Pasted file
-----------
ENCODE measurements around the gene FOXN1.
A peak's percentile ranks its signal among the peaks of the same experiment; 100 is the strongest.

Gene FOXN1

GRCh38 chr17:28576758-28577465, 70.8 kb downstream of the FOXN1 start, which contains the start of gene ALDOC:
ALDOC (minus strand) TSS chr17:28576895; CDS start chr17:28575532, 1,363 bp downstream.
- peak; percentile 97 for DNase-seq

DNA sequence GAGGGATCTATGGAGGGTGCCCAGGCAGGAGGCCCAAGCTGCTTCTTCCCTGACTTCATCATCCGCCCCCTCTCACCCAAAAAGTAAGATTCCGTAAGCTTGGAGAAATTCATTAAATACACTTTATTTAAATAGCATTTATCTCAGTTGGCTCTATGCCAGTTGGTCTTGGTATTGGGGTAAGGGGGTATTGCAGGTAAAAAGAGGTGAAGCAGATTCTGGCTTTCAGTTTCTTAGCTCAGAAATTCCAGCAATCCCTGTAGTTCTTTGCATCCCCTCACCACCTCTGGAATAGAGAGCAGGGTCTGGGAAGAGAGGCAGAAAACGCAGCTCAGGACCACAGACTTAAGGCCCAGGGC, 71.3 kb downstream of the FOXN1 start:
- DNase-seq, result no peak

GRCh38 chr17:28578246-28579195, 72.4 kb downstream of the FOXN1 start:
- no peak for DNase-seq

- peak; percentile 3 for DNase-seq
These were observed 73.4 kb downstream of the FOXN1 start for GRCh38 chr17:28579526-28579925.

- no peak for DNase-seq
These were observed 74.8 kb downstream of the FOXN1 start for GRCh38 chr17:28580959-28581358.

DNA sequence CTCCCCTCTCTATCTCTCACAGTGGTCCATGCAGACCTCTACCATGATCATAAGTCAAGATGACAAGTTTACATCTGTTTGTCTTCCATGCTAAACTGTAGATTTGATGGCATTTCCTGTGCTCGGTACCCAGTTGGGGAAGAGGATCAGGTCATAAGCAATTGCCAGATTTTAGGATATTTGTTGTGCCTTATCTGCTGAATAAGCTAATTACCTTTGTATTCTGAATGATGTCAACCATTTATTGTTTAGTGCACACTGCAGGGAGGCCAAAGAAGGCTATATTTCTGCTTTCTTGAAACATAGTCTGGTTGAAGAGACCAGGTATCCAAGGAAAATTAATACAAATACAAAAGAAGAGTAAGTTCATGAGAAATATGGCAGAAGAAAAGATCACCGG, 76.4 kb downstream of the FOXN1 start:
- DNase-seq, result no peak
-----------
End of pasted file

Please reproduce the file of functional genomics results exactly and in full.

ENCODE measurements around the gene FOXN1.
A peak's percentile ranks its signal among the peaks of the same experiment; 100 is the strongest.

Gene FOXN1

GRCh38 chr17:28576758-28577465, 70.8 kb downstream of the FOXN1 start, which contains the start of gene ALDOC:
ALDOC (minus strand) TSS chr17:28576895; CDS start chr17:28575532, 1,363 bp downstream.
- peak; percentile 97 for DNase-seq

DNA sequence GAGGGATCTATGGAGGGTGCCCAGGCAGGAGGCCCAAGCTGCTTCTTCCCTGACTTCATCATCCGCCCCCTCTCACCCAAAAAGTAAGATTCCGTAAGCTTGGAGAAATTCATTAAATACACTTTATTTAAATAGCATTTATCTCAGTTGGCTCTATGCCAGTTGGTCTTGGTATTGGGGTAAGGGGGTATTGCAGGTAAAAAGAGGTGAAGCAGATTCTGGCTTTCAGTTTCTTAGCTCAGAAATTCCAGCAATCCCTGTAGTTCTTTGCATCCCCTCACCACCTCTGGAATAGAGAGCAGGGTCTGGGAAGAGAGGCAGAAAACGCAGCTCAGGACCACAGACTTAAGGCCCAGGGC, 71.3 kb downstream of the FOXN1 start:
- DNase-seq, result no peak

GRCh38 chr17:28578246-28579195, 72.4 kb downstream of the FOXN1 start:
- no peak for DNase-seq

- peak; percentile 3 for DNase-seq
These were observed 73.4 kb downstream of the FOXN1 start for GRCh38 chr17:28579526-28579925.

- no peak for DNase-seq
These were observed 74.8 kb downstream of the FOXN1 start for GRCh38 chr17:28580959-28581358.

DNA sequence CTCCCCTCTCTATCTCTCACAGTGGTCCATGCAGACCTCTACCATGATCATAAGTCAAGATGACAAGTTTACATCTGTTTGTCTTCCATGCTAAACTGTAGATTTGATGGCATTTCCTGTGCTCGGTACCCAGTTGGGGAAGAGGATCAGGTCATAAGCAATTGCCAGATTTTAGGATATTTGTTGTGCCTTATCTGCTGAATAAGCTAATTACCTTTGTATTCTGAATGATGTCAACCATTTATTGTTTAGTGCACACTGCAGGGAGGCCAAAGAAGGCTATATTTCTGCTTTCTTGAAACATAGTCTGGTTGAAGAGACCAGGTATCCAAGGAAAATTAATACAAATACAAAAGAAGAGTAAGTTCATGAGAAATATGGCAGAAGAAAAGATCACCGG, 76.4 kb downstream of the FOXN1 start:
- DNase-seq, result no peak